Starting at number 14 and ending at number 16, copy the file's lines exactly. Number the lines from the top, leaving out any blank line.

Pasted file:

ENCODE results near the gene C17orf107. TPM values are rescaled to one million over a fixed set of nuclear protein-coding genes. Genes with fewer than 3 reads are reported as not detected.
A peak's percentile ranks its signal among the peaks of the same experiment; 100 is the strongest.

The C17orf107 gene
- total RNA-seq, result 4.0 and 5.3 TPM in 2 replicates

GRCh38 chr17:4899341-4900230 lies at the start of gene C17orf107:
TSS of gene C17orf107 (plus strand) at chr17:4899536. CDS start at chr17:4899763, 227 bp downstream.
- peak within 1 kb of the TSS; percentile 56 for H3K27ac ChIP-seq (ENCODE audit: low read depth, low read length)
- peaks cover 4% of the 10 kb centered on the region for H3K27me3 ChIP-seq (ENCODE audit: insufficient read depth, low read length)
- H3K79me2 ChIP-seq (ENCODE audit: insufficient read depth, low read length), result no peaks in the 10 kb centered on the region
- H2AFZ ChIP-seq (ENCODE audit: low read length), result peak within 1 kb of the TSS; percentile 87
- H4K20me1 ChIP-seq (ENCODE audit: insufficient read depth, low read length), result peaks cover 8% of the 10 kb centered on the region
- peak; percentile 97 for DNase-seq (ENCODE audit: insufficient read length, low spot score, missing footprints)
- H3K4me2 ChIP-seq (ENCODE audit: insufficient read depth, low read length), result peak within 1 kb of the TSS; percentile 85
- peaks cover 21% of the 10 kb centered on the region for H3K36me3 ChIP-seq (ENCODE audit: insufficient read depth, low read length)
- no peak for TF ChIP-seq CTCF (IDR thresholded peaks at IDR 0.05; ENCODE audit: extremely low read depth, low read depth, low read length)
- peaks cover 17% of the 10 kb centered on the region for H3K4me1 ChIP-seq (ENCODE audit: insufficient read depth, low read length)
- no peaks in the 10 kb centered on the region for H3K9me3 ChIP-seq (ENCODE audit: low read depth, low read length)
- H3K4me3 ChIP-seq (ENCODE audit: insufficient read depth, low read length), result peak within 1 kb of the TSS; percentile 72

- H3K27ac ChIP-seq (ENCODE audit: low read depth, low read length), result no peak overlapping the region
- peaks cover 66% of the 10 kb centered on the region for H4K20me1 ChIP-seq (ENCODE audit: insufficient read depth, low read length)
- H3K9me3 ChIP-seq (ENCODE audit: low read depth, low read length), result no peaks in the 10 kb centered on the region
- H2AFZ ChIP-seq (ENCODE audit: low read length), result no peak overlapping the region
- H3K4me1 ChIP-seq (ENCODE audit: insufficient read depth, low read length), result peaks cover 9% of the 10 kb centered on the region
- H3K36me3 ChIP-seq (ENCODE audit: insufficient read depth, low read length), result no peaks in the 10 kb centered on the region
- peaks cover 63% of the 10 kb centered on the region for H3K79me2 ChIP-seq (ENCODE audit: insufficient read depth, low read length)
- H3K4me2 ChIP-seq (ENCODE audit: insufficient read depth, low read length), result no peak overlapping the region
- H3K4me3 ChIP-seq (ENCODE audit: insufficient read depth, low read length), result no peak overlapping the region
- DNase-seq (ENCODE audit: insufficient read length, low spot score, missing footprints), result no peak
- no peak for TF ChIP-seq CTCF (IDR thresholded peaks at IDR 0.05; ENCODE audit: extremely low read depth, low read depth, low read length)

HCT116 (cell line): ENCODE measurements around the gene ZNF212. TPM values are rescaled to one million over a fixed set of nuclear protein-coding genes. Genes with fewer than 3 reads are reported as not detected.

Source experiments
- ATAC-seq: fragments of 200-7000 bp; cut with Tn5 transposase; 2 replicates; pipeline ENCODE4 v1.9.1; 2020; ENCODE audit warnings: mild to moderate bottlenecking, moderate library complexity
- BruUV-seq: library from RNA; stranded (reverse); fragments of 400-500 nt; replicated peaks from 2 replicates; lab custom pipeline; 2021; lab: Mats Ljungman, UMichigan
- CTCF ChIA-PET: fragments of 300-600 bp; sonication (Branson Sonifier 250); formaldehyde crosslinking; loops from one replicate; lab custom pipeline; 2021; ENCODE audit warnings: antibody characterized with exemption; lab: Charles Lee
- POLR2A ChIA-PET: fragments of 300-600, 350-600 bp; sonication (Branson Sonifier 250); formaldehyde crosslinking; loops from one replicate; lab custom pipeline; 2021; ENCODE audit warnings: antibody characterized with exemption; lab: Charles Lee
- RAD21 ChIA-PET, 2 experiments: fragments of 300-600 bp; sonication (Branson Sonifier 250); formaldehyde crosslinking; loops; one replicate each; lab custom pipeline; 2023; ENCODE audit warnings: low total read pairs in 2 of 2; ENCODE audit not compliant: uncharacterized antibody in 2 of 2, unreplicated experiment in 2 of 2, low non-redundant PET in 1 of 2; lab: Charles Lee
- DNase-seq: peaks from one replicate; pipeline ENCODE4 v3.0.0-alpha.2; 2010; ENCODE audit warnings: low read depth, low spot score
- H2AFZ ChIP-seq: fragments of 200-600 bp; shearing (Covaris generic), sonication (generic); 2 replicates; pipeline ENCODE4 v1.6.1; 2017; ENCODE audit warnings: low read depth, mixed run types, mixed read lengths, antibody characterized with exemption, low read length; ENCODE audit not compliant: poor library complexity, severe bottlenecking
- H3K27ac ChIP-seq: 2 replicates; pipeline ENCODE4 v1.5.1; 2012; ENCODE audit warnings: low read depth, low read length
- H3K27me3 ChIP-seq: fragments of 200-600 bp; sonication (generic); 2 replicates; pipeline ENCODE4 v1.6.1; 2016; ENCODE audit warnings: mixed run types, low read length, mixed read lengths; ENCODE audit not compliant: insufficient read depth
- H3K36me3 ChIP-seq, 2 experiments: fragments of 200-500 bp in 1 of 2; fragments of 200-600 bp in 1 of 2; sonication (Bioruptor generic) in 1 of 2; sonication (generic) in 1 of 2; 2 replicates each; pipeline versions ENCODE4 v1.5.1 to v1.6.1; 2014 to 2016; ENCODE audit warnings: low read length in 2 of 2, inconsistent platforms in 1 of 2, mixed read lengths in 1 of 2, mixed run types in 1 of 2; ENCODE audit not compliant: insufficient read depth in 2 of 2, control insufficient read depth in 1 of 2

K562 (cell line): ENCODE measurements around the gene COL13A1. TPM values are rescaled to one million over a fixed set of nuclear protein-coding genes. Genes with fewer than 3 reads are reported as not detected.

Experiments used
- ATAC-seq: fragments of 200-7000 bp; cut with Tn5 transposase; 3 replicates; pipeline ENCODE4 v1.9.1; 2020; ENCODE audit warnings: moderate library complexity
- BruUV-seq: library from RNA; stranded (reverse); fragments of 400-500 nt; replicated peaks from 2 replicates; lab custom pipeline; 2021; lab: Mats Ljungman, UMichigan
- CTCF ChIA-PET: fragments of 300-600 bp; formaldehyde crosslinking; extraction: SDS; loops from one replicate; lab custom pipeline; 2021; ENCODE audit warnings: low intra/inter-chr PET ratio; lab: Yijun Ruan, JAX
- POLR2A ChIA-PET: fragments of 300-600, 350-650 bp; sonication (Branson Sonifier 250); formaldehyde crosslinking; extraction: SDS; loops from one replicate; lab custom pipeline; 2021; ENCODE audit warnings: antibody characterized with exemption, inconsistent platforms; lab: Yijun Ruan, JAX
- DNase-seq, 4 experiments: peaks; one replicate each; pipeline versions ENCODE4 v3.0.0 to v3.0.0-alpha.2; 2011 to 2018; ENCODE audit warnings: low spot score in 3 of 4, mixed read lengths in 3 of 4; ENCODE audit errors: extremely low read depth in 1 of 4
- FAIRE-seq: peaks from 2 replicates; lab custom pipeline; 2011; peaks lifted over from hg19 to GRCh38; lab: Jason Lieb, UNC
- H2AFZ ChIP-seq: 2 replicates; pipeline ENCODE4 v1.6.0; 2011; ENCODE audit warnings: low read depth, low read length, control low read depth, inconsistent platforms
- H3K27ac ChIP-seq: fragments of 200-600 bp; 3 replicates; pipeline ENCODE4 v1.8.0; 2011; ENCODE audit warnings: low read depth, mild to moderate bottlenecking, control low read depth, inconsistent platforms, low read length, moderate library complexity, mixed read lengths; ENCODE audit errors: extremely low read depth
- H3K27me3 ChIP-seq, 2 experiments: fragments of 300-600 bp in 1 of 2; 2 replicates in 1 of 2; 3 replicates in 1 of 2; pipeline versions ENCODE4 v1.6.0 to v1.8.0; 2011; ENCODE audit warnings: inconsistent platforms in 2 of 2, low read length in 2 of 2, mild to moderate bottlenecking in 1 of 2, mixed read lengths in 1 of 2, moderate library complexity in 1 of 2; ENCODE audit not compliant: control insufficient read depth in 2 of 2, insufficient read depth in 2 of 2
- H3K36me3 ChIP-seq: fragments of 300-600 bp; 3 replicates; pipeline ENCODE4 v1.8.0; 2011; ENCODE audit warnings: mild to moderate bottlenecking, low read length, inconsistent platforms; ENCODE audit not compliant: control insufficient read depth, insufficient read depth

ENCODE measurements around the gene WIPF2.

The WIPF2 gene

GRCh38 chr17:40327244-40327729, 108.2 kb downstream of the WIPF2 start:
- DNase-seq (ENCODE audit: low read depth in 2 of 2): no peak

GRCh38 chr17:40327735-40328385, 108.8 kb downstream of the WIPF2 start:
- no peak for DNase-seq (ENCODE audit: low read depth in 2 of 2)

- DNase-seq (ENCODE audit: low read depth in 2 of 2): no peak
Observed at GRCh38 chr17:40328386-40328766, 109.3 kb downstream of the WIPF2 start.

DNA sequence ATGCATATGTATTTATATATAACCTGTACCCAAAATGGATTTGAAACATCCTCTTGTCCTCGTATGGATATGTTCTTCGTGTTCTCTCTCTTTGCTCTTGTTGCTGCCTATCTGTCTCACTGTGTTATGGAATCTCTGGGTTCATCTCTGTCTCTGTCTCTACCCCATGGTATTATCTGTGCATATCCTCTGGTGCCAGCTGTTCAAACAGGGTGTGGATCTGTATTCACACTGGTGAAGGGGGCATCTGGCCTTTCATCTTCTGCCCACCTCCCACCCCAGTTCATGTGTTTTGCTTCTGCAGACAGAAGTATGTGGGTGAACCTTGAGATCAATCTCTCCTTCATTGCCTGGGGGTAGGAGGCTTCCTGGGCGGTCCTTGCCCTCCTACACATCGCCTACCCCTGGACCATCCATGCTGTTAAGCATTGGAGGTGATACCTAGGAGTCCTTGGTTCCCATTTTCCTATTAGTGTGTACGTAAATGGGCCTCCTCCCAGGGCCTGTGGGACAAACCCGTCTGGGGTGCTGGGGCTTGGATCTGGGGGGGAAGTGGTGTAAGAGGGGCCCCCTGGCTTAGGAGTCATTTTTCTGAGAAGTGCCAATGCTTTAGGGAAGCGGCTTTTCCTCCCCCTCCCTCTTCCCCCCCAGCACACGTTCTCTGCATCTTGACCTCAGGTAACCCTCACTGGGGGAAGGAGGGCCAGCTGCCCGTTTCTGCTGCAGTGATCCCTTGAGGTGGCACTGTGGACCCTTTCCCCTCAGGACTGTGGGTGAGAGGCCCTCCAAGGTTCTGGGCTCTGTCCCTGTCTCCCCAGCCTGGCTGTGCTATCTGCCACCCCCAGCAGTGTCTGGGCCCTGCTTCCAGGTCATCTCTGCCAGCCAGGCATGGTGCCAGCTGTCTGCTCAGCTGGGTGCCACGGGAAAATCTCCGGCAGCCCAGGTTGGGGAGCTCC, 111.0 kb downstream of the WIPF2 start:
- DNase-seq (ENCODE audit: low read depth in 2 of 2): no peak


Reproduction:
- peaks cover 21% of the 10 kb centered on the region for H3K36me3 ChIP-seq (ENCODE audit: insufficient read depth, low read length)
- no peak for TF ChIP-seq CTCF (IDR thresholded peaks at IDR 0.05; ENCODE audit: extremely low read depth, low read depth, low read length)
- peaks cover 17% of the 10 kb centered on the region for H3K4me1 ChIP-seq (ENCODE audit: insufficient read depth, low read length)